Did the West Antarctic Ice Sheet (WAIS) survive the last interglacial? We propose to use nunataks as dipsticks of ice-sheet elevation change to answer this question. One hypothesis is that the WAIS disappeared under last-interglacial conditions ~120,000 years ago when climatic and oceanic conditions were slightly warmer than those of the present day (Dynamic). Another hypothesis suggests the WAIS may have varied in elevation but that it persisted as a coherent ice sheet during the last interglacial (Stable). The co-existence of two opposing hypotheses implies that we have a limited level of understanding of the principal controls on ice-sheet stability. In turn this undermines attempts to predict the future of the WAIS and its effect on global sea-level change.
Most research on the WAIS relies on satellite observations which monitor changes in velocity and elevation over recent decades, while predictions of future changes rely on ice-sheet models. Both approaches would be enhanced if we knew what happened to the WAIS during the last glacial cycle. The longer term perspective tells of the trajectory of change upon which decadal changes are superimposed. Further, a history of elevation changes during a glacial cycle provides data with which to constrain and improve ice-sheet models.
Here we propose to test the two hypotheses using moraines that form on nunataks in blue-ice areas. Blue-ice areas result from strong downslope winds which are often funnelled around nunataks and ablate the ice surface. In response the ice flows into such ablation areas, sometimes bringing basal debris to the surface which is then deposited at the ice margin. Relict moraines occur on certain nunatak slopes above the present ice surfaces and are over 400,000 years old, suggesting that there is the potential to obtain a long record of ice elevation change.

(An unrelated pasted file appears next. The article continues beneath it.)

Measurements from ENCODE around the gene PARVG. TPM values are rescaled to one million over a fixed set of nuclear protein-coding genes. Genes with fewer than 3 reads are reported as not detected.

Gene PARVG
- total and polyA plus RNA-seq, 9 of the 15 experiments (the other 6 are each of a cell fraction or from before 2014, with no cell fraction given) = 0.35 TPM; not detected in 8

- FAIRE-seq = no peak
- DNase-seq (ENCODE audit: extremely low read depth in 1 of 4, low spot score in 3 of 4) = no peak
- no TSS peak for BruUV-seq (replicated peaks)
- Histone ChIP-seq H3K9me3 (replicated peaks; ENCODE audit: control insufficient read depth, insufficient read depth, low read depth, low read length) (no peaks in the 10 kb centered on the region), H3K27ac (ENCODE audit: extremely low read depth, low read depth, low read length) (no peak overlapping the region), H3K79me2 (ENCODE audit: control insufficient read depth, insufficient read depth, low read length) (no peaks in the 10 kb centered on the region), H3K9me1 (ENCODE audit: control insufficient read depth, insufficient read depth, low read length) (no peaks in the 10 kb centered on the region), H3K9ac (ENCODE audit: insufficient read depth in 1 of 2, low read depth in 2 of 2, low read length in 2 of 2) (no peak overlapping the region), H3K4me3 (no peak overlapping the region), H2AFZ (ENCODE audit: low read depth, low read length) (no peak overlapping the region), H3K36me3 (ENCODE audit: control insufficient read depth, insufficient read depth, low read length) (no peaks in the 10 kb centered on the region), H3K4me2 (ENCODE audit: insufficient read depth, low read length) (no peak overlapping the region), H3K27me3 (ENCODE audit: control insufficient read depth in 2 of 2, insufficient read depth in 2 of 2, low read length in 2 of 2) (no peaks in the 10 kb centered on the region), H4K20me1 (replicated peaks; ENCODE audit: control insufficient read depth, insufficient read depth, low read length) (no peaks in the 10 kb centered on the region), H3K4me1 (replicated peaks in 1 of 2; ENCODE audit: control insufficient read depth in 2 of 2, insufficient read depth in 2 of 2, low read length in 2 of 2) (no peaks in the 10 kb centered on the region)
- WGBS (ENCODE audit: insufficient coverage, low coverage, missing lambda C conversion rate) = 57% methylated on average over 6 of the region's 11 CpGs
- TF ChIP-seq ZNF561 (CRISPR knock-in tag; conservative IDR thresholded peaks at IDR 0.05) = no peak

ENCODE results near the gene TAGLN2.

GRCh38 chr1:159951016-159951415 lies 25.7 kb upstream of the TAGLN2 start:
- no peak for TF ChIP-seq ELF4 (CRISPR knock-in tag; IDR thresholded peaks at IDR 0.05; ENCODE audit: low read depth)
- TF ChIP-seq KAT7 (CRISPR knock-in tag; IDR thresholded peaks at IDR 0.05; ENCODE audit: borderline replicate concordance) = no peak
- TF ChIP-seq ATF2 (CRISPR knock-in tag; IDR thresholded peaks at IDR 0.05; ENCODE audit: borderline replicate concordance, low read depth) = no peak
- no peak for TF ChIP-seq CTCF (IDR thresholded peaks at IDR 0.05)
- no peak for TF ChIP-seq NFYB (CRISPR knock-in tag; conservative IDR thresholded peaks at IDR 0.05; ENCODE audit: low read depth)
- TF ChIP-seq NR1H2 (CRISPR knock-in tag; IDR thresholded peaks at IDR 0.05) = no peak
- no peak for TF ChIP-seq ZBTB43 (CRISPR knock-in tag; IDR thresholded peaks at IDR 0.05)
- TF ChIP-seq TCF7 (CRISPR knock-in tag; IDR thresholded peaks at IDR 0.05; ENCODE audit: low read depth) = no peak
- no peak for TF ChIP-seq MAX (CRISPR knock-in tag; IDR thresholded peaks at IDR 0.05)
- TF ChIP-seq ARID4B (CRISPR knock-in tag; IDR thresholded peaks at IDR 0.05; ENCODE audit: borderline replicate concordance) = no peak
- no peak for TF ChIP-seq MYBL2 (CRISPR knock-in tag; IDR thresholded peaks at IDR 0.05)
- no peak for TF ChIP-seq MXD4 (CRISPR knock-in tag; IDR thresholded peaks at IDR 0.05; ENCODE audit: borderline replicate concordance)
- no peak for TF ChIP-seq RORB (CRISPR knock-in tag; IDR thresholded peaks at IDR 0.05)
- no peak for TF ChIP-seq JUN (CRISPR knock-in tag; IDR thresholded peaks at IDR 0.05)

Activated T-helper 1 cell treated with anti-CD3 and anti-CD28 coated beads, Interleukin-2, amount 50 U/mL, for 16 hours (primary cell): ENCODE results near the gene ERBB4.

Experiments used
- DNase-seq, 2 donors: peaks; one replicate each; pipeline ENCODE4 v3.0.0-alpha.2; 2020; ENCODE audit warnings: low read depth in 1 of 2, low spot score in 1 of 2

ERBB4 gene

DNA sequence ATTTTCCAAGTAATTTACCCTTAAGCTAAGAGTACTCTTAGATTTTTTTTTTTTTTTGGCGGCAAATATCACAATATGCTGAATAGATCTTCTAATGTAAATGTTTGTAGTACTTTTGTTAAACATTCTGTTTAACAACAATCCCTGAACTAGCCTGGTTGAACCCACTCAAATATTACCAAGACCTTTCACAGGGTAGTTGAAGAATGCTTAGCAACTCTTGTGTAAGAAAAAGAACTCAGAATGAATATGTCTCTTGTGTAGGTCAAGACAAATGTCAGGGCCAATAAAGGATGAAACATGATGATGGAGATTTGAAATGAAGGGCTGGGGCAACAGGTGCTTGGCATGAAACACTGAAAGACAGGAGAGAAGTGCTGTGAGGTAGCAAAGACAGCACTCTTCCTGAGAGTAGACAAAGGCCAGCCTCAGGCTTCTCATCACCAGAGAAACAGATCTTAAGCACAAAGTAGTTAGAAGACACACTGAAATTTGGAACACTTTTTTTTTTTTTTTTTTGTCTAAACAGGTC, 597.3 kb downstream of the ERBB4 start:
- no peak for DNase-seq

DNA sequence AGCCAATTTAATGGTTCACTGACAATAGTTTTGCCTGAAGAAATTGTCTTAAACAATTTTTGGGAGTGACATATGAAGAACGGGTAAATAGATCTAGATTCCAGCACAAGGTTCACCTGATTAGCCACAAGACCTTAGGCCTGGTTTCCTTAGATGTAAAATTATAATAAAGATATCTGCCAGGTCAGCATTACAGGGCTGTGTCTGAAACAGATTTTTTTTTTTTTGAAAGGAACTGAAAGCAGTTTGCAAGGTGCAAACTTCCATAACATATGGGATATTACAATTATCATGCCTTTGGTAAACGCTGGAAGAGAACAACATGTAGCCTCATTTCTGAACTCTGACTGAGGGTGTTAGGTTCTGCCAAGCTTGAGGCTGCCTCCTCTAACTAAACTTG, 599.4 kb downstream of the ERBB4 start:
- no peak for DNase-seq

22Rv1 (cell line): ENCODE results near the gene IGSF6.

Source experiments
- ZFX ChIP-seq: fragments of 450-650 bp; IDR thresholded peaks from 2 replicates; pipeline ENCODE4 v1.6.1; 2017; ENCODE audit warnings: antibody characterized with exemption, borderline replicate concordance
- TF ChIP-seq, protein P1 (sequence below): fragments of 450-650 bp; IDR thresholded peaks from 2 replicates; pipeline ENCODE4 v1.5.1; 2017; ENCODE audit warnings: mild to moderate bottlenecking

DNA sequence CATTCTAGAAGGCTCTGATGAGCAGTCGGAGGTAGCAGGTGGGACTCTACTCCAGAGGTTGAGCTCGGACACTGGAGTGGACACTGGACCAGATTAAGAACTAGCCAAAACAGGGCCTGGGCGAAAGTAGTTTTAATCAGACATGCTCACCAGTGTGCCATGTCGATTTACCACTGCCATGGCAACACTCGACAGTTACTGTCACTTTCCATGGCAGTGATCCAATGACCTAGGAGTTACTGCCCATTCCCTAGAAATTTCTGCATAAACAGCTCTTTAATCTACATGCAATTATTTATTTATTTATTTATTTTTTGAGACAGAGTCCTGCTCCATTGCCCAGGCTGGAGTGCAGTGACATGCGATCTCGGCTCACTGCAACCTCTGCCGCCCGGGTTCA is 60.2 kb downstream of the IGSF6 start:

This project brings together glaciologists, geomorphologists and geophysicists to work in the Heritage Range, nunataks which protrude through the central WAIS dome. We will test predictions of the two competing hypotheses firstly by examining the processes of blue-ice moraine formation today using field survey and radar, and secondly establishing the form and sediment characteristics of the moraines and their age. The latter will employ exposure-age dating, a technique that measure the time a rock has been at the surface and exposed to cosmic rays. The exciting thing is that if we use more than one isotope we can establish times when a rock surface may have been buried by ice and thus there is the potential to reconstruct a rich history of ice elevation changes. If successful, our hope is that the approach could be extended to other nunataks in Antarctica, providing widely dispersed evidence that would be a boon to ice-sheet modellers.
Our field area is in the Heritage Range which is the southernmost edge of the Ellsworth Mountains and includes The Patriot Hills, Marble Hills and Independence Hills. The field site is close to the grounding line of the West Antarctic Ice Sheet where it flows into the floating Ronne/Filchner Ice Shelf. The plan is to fly in from Rothera Base with British Antarctic Survey using Twin Otter aircraft and then to be independent with skidoos and tents.